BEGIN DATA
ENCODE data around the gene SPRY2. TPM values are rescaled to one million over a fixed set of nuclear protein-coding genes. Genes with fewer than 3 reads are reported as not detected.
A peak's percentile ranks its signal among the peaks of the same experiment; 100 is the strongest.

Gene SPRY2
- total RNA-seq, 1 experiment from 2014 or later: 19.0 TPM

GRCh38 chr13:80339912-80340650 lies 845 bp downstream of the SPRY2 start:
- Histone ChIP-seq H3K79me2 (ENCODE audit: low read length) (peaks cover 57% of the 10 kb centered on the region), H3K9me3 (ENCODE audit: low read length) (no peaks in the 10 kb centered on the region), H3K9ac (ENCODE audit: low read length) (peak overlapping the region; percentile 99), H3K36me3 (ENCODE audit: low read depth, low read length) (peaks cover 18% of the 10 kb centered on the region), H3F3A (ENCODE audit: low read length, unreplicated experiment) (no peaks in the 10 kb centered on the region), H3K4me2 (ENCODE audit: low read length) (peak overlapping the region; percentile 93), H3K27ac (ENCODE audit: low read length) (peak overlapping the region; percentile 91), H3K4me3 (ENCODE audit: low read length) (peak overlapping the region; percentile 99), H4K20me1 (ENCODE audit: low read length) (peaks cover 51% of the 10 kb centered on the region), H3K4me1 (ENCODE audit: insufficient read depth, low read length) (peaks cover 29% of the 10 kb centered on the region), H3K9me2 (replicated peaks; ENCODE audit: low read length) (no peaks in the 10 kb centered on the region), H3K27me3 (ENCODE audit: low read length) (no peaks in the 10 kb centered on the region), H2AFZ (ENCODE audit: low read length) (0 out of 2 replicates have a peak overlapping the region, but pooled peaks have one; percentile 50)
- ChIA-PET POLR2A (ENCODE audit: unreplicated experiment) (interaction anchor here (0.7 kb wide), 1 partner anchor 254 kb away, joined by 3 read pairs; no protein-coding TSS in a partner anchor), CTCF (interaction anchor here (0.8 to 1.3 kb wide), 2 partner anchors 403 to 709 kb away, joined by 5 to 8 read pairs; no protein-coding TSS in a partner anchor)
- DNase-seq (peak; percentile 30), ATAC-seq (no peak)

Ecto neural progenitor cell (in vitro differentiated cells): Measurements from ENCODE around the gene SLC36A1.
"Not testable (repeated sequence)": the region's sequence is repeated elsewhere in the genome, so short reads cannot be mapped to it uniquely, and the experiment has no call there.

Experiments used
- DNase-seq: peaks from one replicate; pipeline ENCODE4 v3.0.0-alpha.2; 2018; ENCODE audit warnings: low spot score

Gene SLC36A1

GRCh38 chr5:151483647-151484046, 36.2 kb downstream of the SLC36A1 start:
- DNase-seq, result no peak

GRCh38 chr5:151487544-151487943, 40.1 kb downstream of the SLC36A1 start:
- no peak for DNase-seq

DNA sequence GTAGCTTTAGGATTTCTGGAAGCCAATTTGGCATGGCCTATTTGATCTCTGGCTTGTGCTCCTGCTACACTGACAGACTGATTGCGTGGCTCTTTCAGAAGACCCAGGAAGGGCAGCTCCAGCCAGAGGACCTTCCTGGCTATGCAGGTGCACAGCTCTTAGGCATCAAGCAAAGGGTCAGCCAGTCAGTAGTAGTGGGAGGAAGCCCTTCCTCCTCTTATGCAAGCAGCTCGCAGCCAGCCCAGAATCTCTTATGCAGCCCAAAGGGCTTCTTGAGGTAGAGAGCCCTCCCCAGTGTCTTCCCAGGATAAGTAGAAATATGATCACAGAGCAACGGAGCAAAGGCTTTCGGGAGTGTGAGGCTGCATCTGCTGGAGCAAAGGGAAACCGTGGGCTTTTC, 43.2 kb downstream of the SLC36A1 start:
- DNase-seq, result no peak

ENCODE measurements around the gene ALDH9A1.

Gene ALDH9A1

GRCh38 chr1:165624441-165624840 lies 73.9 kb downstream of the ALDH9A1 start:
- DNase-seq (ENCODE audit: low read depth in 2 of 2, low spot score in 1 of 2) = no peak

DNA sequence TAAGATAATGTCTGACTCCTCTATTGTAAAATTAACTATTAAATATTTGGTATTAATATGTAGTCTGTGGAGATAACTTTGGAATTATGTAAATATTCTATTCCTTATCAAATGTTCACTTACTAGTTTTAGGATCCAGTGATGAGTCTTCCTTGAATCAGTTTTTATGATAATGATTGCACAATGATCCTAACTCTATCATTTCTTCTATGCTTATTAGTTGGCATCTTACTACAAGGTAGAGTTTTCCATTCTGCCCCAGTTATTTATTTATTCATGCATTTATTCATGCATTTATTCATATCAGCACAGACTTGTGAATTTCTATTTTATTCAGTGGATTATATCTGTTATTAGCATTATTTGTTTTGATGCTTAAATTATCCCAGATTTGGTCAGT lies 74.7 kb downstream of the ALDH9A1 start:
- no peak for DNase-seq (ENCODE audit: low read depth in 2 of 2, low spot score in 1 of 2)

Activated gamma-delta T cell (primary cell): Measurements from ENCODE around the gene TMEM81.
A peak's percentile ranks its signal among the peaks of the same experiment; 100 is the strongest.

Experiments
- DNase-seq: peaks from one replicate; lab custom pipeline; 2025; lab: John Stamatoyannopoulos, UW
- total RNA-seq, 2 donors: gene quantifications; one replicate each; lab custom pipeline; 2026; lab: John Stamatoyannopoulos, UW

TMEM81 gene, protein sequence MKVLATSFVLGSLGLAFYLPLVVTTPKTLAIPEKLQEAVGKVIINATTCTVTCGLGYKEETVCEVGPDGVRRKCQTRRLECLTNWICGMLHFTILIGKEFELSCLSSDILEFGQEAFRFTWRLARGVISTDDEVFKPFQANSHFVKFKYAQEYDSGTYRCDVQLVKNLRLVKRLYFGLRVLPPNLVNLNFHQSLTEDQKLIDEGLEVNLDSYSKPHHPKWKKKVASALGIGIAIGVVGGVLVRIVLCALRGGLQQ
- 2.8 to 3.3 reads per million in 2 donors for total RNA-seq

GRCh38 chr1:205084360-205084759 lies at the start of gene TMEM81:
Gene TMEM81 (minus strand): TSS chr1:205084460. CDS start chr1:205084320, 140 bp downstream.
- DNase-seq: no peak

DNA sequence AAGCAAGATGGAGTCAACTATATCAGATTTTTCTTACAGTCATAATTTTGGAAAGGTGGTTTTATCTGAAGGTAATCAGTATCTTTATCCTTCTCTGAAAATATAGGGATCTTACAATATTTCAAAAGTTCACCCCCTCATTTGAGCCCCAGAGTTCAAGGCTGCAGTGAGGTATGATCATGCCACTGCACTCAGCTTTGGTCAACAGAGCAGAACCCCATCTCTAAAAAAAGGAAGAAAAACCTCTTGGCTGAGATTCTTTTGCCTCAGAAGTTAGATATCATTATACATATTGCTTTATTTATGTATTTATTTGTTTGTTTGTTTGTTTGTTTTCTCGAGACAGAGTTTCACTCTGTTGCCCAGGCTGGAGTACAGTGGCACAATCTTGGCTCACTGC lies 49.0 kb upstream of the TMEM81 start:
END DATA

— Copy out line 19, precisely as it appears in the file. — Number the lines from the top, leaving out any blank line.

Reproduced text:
- DNase-seq, result no peak